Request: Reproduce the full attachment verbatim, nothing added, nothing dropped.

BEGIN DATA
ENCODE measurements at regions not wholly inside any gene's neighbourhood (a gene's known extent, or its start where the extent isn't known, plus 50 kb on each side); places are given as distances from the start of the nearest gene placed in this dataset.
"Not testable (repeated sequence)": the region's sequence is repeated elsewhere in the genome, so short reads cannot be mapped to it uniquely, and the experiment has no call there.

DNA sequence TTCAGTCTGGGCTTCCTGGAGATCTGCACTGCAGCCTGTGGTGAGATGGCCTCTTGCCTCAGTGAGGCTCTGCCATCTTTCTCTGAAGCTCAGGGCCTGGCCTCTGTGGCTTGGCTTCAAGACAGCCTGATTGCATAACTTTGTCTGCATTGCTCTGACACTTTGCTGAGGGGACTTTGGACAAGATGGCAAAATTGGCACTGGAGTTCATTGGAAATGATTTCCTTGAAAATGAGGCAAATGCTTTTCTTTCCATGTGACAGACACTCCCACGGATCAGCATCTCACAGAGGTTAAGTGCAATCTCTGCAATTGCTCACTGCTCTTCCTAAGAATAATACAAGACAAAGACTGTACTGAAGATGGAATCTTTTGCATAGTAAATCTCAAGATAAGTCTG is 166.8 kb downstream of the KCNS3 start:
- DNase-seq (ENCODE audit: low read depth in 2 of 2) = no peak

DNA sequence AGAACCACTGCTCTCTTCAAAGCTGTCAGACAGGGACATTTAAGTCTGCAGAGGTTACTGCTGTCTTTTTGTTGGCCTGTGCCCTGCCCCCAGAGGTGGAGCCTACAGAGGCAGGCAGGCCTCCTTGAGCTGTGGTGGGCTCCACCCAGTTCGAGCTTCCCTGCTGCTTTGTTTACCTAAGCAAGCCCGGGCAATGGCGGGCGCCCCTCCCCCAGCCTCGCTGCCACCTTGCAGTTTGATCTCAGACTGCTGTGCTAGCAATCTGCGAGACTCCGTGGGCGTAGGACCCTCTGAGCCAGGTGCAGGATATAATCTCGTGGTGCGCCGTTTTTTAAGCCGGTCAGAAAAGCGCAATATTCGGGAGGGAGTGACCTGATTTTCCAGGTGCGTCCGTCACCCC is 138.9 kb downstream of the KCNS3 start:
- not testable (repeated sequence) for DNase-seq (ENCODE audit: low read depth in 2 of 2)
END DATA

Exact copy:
ENCODE measurements at regions not wholly inside any gene's neighbourhood (a gene's known extent, or its start where the extent isn't known, plus 50 kb on each side); places are given as distances from the start of the nearest gene placed in this dataset.
"Not testable (repeated sequence)": the region's sequence is repeated elsewhere in the genome, so short reads cannot be mapped to it uniquely, and the experiment has no call there.

DNA sequence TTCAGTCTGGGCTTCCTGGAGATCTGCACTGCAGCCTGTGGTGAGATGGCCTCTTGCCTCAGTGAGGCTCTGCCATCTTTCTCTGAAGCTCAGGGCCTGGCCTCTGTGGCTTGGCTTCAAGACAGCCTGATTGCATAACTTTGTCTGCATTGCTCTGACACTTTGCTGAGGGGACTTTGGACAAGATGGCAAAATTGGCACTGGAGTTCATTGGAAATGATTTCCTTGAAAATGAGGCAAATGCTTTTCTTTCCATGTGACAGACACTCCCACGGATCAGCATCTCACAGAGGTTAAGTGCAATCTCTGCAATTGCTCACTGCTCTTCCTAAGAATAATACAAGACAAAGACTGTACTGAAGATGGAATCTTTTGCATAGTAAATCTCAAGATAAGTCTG is 166.8 kb downstream of the KCNS3 start:
- DNase-seq (ENCODE audit: low read depth in 2 of 2) = no peak

DNA sequence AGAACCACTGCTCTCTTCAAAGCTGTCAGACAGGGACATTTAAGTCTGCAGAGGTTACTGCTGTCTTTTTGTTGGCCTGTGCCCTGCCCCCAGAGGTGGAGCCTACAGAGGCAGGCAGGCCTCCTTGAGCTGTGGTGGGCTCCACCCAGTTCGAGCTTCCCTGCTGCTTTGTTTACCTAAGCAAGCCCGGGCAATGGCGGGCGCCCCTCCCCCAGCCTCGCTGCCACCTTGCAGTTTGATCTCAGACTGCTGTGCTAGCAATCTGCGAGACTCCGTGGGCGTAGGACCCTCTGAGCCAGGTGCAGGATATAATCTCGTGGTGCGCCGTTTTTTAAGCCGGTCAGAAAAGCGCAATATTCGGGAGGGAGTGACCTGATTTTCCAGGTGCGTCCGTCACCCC is 138.9 kb downstream of the KCNS3 start:
- not testable (repeated sequence) for DNase-seq (ENCODE audit: low read depth in 2 of 2)